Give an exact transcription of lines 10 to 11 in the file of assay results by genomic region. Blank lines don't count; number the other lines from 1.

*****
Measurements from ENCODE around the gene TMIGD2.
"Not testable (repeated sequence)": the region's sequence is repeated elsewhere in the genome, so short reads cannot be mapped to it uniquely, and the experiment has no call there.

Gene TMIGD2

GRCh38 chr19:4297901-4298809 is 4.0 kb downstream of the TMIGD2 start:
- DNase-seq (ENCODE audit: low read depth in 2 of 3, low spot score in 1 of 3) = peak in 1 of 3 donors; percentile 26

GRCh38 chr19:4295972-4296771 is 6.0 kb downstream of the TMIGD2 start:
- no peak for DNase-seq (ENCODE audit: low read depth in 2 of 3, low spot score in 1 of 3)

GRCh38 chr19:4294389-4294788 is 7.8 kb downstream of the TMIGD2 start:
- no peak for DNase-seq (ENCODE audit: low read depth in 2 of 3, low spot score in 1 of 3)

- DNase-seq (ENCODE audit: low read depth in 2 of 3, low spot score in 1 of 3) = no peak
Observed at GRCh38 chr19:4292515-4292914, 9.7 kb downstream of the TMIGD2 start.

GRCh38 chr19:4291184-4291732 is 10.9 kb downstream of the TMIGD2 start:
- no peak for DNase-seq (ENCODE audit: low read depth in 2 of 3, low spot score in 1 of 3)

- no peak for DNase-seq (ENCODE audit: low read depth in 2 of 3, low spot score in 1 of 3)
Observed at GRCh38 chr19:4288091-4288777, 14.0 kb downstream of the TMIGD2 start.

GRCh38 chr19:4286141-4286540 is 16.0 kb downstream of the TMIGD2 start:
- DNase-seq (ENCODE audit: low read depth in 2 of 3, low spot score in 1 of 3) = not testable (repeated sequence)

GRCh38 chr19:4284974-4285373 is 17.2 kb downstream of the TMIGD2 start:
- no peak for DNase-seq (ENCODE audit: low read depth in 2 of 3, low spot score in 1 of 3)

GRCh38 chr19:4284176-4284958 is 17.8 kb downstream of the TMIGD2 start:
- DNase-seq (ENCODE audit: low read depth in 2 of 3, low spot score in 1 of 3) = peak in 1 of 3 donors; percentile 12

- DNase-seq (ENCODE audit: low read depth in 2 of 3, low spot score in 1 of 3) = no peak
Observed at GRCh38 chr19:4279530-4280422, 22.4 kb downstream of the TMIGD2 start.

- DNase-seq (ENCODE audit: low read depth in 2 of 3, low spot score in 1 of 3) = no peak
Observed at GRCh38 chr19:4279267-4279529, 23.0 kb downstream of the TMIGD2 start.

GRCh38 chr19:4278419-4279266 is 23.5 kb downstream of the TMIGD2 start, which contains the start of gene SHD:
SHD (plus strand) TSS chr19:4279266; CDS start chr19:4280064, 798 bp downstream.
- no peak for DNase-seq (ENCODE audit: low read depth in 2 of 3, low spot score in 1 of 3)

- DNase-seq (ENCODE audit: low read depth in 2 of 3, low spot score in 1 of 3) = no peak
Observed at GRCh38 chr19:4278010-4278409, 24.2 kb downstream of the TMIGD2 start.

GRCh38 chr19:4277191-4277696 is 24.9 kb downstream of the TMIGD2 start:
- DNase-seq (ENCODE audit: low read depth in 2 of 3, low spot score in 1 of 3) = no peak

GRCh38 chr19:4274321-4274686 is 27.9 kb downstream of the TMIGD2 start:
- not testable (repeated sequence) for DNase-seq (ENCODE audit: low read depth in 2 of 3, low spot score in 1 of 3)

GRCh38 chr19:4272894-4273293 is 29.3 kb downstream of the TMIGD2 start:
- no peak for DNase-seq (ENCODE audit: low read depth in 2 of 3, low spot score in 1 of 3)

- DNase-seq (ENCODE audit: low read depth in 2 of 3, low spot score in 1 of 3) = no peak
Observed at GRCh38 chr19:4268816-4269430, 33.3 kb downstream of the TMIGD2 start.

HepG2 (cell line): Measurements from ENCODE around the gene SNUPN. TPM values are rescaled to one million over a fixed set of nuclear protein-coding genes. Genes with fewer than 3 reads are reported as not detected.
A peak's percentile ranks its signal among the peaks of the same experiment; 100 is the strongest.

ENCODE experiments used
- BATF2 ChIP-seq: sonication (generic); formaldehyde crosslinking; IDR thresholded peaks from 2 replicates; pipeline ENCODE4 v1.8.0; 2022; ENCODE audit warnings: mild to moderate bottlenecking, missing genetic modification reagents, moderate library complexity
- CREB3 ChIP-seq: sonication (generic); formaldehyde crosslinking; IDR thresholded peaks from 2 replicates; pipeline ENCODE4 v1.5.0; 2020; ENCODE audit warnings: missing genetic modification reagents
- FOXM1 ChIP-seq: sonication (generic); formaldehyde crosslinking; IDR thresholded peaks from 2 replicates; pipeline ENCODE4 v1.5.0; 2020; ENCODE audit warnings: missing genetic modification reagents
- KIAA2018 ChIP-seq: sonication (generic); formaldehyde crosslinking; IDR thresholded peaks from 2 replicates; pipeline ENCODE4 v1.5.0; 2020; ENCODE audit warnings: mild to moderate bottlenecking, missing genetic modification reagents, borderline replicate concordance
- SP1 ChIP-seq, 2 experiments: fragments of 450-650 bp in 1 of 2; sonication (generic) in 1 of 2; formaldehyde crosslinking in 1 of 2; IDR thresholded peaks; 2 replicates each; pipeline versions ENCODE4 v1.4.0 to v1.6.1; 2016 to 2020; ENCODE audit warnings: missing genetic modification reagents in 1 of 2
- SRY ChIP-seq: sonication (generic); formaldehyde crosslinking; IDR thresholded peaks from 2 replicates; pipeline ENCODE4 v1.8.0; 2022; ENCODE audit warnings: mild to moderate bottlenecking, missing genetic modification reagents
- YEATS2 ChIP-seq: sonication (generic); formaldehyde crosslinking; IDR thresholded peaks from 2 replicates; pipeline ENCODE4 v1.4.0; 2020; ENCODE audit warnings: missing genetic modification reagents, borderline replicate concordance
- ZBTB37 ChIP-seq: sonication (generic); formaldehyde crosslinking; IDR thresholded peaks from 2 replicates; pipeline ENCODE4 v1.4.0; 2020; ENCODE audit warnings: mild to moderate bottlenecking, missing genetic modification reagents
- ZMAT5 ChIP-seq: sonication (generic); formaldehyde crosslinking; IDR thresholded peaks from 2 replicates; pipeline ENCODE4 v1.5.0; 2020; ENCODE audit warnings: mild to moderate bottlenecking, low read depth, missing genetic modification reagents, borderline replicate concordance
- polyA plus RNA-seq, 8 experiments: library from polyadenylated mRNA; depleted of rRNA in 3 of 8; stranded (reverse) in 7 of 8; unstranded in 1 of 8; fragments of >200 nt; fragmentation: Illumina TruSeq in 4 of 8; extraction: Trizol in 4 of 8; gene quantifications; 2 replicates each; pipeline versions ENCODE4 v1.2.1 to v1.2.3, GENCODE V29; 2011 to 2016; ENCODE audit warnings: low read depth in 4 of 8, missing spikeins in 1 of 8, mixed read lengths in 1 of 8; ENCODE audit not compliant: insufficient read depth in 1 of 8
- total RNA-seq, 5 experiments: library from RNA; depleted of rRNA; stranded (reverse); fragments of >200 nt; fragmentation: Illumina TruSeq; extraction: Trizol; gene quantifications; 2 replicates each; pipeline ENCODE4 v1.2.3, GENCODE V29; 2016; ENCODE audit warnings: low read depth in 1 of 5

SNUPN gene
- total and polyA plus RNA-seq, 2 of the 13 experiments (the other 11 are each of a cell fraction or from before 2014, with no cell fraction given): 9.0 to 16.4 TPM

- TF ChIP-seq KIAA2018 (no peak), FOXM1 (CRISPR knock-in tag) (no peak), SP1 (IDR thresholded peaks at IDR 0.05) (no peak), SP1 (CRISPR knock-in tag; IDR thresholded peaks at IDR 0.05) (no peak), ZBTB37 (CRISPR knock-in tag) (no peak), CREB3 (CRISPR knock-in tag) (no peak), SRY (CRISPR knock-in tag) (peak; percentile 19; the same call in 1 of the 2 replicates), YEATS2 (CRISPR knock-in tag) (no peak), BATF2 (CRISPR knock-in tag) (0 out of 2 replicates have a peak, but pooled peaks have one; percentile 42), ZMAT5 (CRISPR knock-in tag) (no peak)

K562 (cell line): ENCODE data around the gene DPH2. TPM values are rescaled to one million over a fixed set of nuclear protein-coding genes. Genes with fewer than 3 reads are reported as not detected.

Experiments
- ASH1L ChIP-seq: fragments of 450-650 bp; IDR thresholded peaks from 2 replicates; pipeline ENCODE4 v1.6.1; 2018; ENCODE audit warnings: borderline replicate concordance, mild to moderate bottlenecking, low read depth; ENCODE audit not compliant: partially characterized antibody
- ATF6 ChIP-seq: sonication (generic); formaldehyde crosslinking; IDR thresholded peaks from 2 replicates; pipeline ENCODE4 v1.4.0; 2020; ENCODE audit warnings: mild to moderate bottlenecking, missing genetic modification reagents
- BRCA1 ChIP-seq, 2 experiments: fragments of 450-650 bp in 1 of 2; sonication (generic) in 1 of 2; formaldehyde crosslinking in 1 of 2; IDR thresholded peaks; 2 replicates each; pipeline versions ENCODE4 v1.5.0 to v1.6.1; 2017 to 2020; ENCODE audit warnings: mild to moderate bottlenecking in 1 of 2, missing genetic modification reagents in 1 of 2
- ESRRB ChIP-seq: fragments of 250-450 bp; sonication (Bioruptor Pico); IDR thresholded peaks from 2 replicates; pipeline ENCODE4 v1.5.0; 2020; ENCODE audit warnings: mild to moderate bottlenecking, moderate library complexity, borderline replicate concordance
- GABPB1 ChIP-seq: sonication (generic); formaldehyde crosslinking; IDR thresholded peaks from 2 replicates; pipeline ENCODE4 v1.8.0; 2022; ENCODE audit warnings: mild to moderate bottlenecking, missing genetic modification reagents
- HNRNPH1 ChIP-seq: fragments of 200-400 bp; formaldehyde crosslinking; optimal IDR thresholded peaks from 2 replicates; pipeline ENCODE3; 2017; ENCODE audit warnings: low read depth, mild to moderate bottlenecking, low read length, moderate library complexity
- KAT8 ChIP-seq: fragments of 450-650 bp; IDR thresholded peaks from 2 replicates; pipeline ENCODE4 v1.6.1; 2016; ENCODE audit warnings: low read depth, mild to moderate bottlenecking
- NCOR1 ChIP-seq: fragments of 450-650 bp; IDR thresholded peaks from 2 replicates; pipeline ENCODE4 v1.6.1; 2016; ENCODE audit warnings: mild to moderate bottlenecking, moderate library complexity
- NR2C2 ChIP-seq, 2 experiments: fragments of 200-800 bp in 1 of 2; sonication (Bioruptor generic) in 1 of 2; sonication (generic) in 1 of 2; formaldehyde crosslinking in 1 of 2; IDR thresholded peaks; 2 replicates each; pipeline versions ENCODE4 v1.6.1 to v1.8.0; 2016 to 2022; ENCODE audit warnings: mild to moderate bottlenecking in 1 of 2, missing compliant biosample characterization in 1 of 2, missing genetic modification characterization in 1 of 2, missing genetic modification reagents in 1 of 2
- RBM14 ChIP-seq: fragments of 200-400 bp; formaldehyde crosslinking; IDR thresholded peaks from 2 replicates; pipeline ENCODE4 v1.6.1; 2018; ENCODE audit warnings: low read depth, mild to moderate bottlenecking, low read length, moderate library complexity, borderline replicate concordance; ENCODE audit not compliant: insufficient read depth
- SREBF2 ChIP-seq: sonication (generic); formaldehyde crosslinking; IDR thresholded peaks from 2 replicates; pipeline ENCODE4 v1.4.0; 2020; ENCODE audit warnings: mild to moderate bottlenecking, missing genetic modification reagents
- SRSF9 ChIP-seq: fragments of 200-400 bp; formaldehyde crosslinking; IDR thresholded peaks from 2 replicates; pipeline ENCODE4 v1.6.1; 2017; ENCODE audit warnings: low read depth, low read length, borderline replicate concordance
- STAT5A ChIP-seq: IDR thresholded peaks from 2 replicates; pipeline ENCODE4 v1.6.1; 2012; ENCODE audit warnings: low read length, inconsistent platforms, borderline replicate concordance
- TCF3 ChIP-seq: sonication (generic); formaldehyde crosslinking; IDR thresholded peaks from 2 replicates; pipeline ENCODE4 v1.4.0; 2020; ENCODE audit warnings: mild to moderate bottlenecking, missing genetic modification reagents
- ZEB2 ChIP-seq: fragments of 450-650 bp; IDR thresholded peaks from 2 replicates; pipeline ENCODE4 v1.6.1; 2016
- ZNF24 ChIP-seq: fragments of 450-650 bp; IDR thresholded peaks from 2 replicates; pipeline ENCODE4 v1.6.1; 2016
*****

- DNase-seq (ENCODE audit: low read depth in 2 of 3, low spot score in 1 of 3) = no peak
Observed at GRCh38 chr19:4292515-4292914, 9.7 kb downstream of the TMIGD2 start.